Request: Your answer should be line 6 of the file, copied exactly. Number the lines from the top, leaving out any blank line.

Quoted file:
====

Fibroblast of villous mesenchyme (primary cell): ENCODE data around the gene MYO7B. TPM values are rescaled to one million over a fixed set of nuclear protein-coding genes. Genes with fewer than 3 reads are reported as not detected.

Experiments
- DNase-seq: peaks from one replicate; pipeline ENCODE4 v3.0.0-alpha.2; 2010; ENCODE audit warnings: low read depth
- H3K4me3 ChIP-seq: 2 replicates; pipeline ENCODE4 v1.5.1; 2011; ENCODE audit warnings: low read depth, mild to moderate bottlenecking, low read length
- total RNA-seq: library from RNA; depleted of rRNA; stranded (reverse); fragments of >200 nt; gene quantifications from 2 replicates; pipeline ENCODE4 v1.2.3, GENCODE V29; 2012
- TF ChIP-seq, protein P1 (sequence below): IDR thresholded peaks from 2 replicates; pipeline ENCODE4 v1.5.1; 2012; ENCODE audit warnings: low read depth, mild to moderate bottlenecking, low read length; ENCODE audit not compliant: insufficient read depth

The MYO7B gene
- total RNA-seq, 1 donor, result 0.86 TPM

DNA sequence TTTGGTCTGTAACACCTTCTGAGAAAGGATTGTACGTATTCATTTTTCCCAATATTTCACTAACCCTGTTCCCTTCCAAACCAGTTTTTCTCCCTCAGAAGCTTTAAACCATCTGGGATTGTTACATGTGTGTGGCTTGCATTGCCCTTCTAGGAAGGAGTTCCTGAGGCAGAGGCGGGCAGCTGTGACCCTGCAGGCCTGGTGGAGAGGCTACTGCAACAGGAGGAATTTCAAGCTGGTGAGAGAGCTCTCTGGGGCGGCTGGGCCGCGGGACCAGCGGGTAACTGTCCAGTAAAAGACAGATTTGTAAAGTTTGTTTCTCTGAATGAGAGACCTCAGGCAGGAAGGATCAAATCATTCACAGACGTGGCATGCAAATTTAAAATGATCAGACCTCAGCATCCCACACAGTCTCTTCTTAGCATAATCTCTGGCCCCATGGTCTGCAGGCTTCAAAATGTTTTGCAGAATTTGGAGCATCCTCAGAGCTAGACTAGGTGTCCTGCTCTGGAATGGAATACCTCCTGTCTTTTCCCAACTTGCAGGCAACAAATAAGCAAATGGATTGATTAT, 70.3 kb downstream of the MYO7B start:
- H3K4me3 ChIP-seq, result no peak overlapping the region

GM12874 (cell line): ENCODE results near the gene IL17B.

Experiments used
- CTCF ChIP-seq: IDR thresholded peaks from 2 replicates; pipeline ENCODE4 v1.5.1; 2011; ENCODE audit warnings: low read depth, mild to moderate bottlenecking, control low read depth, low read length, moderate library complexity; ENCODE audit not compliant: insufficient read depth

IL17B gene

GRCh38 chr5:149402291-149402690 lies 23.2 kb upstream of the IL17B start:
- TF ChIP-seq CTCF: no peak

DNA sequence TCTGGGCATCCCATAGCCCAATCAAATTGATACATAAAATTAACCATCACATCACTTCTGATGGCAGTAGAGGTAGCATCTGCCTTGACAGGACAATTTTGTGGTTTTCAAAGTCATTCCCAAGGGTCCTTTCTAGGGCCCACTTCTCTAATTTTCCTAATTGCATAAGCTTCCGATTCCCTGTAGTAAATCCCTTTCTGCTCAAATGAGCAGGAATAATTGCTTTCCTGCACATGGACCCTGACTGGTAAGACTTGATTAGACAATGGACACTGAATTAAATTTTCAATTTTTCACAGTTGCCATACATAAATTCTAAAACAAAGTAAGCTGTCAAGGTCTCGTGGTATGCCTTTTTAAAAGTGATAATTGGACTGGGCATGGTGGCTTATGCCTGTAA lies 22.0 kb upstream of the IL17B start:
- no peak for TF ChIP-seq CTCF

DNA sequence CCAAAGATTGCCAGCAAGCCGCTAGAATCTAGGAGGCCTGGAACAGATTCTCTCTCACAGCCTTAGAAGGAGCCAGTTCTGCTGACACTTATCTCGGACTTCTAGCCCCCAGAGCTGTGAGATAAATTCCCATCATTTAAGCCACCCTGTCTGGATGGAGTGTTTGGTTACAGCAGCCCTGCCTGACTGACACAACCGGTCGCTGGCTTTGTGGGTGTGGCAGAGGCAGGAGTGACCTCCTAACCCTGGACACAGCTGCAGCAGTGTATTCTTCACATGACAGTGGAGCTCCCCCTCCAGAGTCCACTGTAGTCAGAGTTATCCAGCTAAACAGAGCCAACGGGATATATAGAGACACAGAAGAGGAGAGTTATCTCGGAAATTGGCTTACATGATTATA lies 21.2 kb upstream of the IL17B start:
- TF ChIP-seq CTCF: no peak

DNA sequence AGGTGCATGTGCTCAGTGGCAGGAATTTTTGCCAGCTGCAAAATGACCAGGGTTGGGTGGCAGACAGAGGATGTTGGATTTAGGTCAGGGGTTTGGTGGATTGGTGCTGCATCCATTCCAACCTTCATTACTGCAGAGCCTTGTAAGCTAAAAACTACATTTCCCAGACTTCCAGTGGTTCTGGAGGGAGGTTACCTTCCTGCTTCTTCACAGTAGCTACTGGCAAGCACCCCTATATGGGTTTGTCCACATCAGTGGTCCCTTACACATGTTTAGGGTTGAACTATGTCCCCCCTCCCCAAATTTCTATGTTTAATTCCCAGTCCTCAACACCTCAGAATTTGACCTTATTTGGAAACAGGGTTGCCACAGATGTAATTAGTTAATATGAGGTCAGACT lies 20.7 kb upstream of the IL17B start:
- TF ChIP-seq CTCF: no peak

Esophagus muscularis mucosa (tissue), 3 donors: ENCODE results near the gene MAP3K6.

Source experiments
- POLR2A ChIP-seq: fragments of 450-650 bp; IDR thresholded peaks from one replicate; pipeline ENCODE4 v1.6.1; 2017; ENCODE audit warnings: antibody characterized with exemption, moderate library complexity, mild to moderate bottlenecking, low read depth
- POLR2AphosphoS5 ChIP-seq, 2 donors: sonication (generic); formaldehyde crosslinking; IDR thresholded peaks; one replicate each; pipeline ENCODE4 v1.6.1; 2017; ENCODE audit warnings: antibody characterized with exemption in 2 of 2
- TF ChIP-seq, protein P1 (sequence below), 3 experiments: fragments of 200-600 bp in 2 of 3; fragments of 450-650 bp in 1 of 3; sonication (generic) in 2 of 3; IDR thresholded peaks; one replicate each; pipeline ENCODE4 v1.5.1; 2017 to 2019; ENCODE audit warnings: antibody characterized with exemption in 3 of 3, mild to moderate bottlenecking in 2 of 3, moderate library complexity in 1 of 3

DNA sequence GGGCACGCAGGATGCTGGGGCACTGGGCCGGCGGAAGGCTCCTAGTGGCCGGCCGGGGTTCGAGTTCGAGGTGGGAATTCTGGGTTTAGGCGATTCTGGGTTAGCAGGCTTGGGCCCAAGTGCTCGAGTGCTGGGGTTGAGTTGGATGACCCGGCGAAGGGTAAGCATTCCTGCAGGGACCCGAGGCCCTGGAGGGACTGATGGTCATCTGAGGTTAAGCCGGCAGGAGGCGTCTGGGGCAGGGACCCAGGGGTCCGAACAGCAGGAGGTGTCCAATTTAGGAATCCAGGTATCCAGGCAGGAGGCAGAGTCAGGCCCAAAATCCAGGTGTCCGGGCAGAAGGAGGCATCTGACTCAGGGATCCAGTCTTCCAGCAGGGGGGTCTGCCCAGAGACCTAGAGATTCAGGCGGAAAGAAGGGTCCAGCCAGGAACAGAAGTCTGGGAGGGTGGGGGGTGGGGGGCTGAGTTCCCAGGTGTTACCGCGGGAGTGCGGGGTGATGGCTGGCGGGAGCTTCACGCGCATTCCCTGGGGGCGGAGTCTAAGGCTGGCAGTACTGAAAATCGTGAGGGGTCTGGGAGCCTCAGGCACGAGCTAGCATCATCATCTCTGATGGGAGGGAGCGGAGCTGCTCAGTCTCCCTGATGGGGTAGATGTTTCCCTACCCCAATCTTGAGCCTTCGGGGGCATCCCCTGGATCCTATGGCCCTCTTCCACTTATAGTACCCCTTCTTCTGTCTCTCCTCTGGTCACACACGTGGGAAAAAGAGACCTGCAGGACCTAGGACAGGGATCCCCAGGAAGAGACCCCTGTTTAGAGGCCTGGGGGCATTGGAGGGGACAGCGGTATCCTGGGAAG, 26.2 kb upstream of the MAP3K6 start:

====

- TF ChIP-seq, protein P1 (sequence below): IDR thresholded peaks from 2 replicates; pipeline ENCODE4 v1.5.1; 2012; ENCODE audit warnings: low read depth, mild to moderate bottlenecking, low read length; ENCODE audit not compliant: insufficient read depth